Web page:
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Plane With Brazilian Soccer Team Crashes in Colombia

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An airplane with 72 people on board, including players from a Brazilian soccer team heading to Colombia for a regional tournament final, has crashed on its way to Medellin's international airport. (abcnews.go.com) More...

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fpk2
fernando kosop 13
the mistery is solved...the conversation between the tower and the LaMia plane has cleared that. fuel starvation!!!!! but the captain did not declared emergency until it was too late...and insisted on stating"electrical failure"..of course..no engines...no power. how could that "airman" plan a a4 hour flight (between A and B only) with a plane capable of flying only 3.9 hours???? what about fuel for the alternative (C) and the mandatory 30 minutes over it???? my God..that was, to say the least, gambling with death. But now it is too late...AS USUAL....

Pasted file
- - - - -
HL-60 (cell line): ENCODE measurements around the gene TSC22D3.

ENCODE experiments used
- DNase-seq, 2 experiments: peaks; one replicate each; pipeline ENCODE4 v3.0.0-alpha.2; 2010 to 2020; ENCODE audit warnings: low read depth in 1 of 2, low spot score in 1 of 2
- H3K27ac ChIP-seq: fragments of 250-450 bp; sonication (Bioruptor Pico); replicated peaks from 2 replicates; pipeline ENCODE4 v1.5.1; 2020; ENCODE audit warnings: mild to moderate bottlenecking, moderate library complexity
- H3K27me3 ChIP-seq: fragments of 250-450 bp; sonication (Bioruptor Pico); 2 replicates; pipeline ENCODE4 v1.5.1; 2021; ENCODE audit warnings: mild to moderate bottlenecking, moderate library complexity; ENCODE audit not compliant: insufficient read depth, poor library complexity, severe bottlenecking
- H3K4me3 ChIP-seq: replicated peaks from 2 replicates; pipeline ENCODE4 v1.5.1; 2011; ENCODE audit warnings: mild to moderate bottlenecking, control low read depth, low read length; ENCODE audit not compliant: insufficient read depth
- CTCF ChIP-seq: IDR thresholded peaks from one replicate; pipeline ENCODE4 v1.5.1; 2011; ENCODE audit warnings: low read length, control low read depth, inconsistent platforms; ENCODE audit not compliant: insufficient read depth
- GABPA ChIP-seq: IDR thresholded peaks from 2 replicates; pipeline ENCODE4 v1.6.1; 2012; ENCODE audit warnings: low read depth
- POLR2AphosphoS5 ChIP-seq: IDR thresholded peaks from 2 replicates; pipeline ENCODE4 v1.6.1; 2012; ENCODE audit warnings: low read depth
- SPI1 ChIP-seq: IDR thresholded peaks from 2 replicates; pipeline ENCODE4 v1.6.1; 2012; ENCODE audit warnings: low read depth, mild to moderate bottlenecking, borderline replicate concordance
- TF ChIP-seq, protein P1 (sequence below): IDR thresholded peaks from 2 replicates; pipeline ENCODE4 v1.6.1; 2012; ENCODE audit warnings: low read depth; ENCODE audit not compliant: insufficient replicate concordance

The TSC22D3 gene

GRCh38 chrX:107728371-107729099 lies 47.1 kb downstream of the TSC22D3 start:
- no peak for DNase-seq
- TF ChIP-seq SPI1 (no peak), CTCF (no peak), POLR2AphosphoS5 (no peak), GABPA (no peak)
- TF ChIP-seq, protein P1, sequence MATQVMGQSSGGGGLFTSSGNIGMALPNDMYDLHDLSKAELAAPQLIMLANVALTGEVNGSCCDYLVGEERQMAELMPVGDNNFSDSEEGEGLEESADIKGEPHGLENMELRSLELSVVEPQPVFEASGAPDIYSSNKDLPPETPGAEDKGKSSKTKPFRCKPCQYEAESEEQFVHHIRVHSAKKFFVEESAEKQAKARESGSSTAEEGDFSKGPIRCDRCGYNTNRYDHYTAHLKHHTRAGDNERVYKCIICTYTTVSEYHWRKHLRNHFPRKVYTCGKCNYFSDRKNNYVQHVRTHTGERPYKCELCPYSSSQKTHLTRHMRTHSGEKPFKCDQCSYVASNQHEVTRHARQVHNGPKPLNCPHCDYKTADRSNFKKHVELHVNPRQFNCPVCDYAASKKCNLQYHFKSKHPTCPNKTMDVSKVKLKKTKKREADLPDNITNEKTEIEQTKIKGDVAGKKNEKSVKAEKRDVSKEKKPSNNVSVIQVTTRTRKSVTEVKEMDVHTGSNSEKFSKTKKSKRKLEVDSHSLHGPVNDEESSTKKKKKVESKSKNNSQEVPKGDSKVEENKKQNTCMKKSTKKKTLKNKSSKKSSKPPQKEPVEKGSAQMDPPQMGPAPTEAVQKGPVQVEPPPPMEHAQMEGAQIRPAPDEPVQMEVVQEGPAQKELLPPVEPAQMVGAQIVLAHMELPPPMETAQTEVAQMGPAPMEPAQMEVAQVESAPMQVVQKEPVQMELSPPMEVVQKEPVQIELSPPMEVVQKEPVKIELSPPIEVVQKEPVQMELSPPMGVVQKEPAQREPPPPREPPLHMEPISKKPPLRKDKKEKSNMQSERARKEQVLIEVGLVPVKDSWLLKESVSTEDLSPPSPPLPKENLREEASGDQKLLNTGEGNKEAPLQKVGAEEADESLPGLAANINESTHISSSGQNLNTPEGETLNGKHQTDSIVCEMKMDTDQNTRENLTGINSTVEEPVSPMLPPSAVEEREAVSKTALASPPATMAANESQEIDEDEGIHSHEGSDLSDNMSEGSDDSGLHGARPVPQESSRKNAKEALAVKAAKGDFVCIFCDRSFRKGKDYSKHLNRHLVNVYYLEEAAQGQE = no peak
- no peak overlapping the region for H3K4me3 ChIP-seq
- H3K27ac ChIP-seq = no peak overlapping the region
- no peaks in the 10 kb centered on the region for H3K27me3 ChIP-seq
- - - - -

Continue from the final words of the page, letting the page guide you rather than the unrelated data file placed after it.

PLANES DO NOT FALL FROM THE SKIES..THEY ARE TAKEN DOWN BY UNFIT CREWS OR "MISSILES"..WICH WAS NOT THE CASE.
pilots must "wake up" and stop thinking about fulfilling schedules and stick to the rules!!!!
perryatmsu
perryatmsu 5
TOTALLY AGREE!!! This entire "situation" defies logic, preplanning, and good airmanship. What a waste of these fine young men's lives who were living a dream until some nut-cake of a pilot wannabe lost his ability to plan ahead!!!!!!!!!
Highflyer1950
Highflyer1950 1
Did I read correctly that the owner if the charter airline was the Captain?
boughbw
Brian Bough 2
Yes, it cross-conflicted the pilot by being the owner. As I understood it from Brazilian reports, the plane took off late because the incoming flight had arrived late. The pilot had previously scheduled a fueling stop, but opted against it because the airport would close by the time their plane would arrive. They would have to wait until it opened again the next day to refuel and take off.